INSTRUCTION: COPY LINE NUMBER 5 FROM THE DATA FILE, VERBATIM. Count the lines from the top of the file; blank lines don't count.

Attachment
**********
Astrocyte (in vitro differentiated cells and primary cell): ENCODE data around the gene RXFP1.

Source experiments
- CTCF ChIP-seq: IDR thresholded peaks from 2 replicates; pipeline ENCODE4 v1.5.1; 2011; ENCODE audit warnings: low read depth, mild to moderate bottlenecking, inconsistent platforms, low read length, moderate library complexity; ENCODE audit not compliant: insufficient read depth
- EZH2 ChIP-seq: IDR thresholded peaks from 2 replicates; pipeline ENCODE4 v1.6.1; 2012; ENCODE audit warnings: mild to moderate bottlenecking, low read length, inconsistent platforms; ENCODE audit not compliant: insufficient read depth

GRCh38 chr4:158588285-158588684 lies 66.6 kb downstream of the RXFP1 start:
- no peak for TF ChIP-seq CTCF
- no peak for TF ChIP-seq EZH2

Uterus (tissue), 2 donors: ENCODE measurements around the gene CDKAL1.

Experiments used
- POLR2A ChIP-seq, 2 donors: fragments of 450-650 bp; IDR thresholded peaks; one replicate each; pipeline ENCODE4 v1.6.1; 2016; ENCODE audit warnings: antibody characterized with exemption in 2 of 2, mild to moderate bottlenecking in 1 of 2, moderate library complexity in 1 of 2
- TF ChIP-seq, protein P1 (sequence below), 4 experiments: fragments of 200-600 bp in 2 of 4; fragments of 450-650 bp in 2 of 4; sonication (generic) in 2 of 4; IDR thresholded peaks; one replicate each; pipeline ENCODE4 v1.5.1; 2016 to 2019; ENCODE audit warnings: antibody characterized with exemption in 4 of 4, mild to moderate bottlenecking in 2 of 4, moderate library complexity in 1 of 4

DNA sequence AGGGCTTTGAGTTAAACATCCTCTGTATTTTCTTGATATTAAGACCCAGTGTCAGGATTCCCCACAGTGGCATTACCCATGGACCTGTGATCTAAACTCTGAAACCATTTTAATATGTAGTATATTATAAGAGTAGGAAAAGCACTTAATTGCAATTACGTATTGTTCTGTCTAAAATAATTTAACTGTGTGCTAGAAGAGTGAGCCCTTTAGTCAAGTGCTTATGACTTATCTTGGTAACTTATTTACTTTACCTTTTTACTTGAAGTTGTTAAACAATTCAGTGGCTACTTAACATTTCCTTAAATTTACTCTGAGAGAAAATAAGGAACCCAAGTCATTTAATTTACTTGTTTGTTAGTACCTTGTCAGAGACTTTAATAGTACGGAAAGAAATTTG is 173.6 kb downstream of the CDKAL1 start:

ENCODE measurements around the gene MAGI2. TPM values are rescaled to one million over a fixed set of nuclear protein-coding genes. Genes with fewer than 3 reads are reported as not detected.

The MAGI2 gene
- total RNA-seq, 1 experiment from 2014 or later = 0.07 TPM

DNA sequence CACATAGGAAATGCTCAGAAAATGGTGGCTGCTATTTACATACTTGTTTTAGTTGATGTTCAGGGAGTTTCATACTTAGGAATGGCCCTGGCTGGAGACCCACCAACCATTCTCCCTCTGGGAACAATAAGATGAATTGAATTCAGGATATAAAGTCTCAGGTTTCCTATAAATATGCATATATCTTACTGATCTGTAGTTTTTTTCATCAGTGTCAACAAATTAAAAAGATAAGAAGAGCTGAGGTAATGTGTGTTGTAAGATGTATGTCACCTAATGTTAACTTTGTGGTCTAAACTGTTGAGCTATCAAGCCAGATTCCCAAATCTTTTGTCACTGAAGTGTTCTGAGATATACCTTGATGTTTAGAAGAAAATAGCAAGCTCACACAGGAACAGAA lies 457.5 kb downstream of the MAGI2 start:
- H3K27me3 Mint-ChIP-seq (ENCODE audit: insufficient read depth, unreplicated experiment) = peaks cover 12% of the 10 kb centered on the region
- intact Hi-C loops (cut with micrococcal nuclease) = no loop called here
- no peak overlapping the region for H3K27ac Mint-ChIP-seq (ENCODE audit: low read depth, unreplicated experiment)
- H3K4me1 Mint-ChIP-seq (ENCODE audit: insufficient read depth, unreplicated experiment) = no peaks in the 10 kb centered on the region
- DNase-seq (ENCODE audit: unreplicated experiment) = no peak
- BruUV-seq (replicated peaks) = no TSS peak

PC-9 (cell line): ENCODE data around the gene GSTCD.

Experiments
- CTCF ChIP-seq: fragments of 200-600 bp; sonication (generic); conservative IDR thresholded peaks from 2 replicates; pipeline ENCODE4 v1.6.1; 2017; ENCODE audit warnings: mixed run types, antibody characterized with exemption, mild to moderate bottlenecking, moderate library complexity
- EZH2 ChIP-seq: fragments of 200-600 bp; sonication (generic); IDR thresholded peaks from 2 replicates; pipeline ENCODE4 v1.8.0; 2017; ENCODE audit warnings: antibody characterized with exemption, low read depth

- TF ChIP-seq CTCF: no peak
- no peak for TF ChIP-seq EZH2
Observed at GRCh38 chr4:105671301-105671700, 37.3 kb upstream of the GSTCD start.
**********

GRCh38 chr4:158588285-158588684 lies 66.6 kb downstream of the RXFP1 start: